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Bernadine Frankowski was born on March 14, 1937 to Casimir and Frances (Kowalska) Frankowski in the Polish Hill neighborhood of Pittsburgh. She was youngest of four and attended Immaculate Heart of Mary grade school where for nine years she was taught by the Sisters of the Holy Family of Nazareth.
She and many of her grade school friends pretended to be “sisters” and would talk about joining the convent together. By the sixth grade, this desire wore off for most of the girls, but not for Bernadine. Her teachers approached her about joining and becoming an aspirant at Mt. Nazareth Academy. Bernadine was uncertain and she believed she was restrained by the “providence of God” to go in another direction. She decided to attend Elizabeth Seton High School.
Bernadine, known by her nickname “Deany,” described her high school years as the “four happiest years of my life, up to that time.” Deany made life-long friends. She was a member of the swim team, had a boyfriend, worked at St. Francis Hospital and continued to explore religious life. She credits the Sisters of Charity with their “tender counsel and advice” for nurturing her vocation.
Once convinced she had a vocation to religious life, Bernadine’s dilemma was which community she should join. She finally believed that she should enter the Sister of Charity until she met the Mistress of Novices, Sr. Frances Sikorska, of the Sisters of the Holy Family of Nazareth. Through Sr. Frances, Bernadine was convinced that Nazareth was where she belonged. In a letter of reference, Sister of Charity Caroline Joseph wrote, “... if Bernadine had not been called by God to join your order I would have been delighted to see her in ours.”
On August 15, 1954, Bernadine received the veil of a postulant of the Sisters of the Holy Family of Nazareth. She became a novice on August 12, 1955 and made her first vows on June 10, 1957 in Albano, Italy. Sr. Therese professed her perpetual vows in 1963.
Sr. Therese began her ministry at St. Francis Cabrini Elementary School in Allen Park, MI. She also served at St. Joan of Arc School in Library, PA and as a counselor for high school girls at Holy Family Institute. As a math and science teacher at St. Christopher Elementary School in Detroit, MI, Sr. Therese inspired a vocation to religious life for Linda Yankoski, one of her students. In 1972, she became the postulant director for Linda.
At Duquesne University, Sr. Therese completed her Bachelor’s degree in 1966 and Master’s in Educational Counseling in 1971
Through the years, Sr. Therese also served in parish ministry and as a counselor. In 1992, she was elected to serve as a full time Provincial Counselor. With a desire to serve she took a part-time job at the St. Vincent de Paul thrift store in Pittsburgh. At the thrift store, Sr. Therese found her true calling – to help those who were poor and homeless.
When her position as provincial counselor ended in 1998 she went to work at Jubilee Kitchen in Pittsburgh as a social worker. Sr. Therese lived among those she served at a house on Locust Street with her companion dog, Sugar. In 2010, she moved into Mother Frances Convent and continued to serve at Jubilee Kitchen until she had her knee replacement surgery on August 16, 2016.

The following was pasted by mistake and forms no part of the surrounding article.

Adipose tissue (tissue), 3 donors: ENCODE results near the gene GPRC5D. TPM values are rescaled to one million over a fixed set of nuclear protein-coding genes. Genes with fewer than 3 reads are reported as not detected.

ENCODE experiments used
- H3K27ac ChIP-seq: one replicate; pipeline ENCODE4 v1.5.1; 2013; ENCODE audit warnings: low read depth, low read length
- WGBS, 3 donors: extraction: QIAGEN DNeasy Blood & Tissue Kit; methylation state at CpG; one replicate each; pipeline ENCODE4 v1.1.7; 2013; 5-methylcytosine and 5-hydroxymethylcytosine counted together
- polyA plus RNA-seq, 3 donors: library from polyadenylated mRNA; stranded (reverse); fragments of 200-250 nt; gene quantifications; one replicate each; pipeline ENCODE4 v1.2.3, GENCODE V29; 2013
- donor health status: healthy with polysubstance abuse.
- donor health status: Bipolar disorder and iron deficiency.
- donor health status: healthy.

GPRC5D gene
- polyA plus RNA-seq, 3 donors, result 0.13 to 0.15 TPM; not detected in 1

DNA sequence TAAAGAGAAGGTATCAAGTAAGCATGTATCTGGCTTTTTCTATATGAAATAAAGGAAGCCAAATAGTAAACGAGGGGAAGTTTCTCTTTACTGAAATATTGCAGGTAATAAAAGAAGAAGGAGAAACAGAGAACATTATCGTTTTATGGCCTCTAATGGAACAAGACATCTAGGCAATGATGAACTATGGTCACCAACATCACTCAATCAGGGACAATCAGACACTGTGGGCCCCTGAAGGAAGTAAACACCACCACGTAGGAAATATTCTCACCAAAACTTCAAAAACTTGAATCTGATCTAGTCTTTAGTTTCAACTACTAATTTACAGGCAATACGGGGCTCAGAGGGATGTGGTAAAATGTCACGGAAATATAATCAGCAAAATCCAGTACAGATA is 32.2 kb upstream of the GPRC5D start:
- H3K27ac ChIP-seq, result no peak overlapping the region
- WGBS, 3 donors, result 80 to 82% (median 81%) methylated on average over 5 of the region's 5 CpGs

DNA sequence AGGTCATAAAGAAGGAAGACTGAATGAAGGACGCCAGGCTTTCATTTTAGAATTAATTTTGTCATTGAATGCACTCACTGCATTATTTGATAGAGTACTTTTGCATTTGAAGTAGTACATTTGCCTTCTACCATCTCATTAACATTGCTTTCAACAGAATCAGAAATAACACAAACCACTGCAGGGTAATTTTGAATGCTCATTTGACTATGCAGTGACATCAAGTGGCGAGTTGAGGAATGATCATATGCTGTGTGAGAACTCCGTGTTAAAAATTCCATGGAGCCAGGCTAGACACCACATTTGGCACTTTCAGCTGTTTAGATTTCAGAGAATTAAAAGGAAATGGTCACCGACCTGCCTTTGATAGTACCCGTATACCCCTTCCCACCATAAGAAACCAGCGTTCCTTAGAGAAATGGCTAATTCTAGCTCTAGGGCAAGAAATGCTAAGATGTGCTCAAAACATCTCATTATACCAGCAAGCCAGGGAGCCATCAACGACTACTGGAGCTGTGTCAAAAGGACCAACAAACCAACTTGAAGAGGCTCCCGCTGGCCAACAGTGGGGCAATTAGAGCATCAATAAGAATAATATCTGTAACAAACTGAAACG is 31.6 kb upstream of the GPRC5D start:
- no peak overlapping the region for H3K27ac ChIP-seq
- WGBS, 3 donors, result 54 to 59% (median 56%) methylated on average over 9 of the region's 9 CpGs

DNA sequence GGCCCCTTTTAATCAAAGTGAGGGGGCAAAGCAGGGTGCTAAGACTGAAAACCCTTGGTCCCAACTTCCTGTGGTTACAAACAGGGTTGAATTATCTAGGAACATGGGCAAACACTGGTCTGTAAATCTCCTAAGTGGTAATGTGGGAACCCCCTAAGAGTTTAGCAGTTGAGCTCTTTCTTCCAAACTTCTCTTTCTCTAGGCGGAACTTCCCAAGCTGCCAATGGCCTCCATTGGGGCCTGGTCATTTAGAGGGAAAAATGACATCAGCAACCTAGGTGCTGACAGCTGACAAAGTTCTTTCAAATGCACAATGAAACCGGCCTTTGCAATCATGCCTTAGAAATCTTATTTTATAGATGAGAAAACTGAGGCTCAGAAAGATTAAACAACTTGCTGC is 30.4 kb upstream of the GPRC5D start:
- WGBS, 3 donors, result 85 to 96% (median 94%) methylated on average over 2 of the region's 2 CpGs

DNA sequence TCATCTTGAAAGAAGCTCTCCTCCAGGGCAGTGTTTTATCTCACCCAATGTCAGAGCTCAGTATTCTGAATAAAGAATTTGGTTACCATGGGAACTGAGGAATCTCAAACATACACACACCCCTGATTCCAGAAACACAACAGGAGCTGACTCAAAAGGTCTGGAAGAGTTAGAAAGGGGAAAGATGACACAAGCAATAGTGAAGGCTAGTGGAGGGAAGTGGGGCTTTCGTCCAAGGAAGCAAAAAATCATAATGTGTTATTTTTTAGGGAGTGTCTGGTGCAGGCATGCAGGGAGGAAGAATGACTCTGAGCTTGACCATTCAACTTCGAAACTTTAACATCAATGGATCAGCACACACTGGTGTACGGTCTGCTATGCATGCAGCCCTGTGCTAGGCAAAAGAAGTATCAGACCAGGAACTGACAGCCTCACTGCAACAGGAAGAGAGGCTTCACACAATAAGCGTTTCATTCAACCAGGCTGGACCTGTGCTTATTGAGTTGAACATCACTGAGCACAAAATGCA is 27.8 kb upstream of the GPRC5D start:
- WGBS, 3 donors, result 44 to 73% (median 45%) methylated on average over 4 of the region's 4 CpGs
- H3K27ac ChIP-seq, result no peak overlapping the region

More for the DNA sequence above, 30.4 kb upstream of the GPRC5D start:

Through Sr. Therese many people experienced hope, the goodness of God, and the mercy of Jesus. Girls she counseled at Holy Family Institute, now mature women, visited her while she lived at Vincentian Home following her stroke on September 11, 2016. Sr. Therese continued to minister to her caregivers. She surprised the physical therapists by asking for the song, “Stressed Out,” by Twenty-One Pilots with which to exercise, bringing smiles and laughter to the room.
Sr. Therese was a loving daughter, sister, sister-in-law, cousin, aunt and great-aunt. She loved nature and quiet prayer. She loved to care for plants and birds. She enjoyed hiking, camping, swimming and reading on the porch. She found the wisdom of God in the loving loyalty of Jesse, Rainbow, Sugar, Elle, and Lena – the dogs in her life. Sr. Therese lived her life for others, as a child care worker, teacher, principal, provincial counselor, family therapist and social worker.
This letter found on her casket exemplifies her impact:
“There are no words that can explain how the way I feel right now, the news of your passing has me so broken hearted, you were there when I was doing all the wrong things in life, and you never turned your back on me. You believed in me when I didn’t believe in myself. You prayed for me every time you saw me. I’ve never met anyone who made me feel like I belonged somewhere, you are the reason that I have five years clean you always told me that god gave me a gift to sing and when you heard my son you were so excited and proud of me it made me want to continue to stay clean to make you proud of me. As I sit here writing this letter to you, tears are coming down my face, I’ll always think of you, and remember your smile, I will cherish your memories for the rest of my life. Save me a place in Heaven for when my time comes.” [printed as written]
Sixty-three years ago, Bernadine wrote in her autobiography, “Now that Jesus has brought me here where, at first, I was among strangers, I know He will not abandon me. Through His graces, I desire to live hidden with Him in His earthly home, Nazareth, and one day be united with Him in His heavenly home.”
Sr. Therese died Jan. 3, 2017 at Vincentian Home, Pittsburgh, in the 62nd year of her religious life. A Mass of Resurrection was on Monday, January 9 at Holy Family Manor Chapel in Pittsburgh.